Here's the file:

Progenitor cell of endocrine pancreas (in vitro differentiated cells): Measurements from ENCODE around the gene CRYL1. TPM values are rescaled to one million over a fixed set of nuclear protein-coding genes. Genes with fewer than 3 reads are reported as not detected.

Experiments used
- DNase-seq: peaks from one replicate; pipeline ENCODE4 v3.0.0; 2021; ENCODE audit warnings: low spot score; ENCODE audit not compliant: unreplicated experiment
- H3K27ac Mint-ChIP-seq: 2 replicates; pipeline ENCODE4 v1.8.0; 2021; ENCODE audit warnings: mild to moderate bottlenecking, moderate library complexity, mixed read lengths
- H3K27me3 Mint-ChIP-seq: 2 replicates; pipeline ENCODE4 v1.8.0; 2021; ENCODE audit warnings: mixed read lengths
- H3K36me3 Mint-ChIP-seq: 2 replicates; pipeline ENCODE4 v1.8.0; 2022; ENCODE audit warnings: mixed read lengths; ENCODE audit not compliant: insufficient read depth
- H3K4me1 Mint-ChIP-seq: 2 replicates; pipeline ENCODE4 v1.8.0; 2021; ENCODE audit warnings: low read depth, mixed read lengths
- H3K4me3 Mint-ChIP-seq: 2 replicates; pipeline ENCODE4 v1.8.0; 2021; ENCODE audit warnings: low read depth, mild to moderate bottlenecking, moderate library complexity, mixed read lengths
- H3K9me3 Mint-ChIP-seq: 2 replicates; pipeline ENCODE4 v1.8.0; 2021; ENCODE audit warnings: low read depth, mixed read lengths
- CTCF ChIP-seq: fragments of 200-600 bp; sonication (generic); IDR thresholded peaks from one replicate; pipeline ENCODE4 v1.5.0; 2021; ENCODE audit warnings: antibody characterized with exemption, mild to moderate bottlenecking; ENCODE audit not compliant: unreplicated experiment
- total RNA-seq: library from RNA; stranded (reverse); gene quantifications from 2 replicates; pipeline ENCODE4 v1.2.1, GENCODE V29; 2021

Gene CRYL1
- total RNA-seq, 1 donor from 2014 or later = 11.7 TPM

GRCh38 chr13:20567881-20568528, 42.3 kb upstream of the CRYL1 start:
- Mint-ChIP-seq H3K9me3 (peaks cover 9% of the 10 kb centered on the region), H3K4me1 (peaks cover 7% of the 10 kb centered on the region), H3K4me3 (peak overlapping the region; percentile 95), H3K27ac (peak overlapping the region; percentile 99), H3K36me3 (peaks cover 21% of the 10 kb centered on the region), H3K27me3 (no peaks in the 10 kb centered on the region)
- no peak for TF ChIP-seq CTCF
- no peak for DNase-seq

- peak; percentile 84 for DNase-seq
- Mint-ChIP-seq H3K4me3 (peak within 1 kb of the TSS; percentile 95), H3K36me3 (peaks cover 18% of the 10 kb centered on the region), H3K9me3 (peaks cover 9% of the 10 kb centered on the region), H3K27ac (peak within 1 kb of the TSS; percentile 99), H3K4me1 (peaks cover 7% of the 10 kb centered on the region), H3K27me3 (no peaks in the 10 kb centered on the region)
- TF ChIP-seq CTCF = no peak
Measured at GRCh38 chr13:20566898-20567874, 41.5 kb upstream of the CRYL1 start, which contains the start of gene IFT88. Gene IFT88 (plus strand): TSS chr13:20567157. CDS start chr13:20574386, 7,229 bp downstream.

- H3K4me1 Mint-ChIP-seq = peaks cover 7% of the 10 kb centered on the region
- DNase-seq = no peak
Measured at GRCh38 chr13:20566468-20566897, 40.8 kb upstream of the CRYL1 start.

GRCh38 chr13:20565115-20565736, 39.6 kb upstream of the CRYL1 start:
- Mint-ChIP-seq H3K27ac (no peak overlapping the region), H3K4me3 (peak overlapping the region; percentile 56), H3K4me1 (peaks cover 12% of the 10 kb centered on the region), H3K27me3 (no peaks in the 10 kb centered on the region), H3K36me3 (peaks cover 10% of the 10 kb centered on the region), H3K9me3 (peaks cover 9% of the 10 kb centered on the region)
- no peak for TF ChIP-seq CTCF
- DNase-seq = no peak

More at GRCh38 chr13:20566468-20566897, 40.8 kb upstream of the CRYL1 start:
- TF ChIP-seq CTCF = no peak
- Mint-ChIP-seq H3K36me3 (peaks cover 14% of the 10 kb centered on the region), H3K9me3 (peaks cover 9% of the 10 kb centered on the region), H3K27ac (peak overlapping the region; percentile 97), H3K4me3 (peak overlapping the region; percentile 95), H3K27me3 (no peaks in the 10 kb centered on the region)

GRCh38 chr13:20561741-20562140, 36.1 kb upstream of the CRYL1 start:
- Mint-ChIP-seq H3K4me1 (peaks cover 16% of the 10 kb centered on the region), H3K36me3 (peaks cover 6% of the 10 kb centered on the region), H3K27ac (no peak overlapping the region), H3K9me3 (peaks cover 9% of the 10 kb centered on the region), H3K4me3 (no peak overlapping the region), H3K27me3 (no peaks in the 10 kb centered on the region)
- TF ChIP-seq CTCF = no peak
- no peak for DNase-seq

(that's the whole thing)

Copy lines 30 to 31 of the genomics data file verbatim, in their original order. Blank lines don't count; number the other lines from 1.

- TF ChIP-seq CTCF = no peak
- Mint-ChIP-seq H3K36me3 (peaks cover 14% of the 10 kb centered on the region), H3K9me3 (peaks cover 9% of the 10 kb centered on the region), H3K27ac (peak overlapping the region; percentile 97), H3K4me3 (peak overlapping the region; percentile 95), H3K27me3 (no peaks in the 10 kb centered on the region)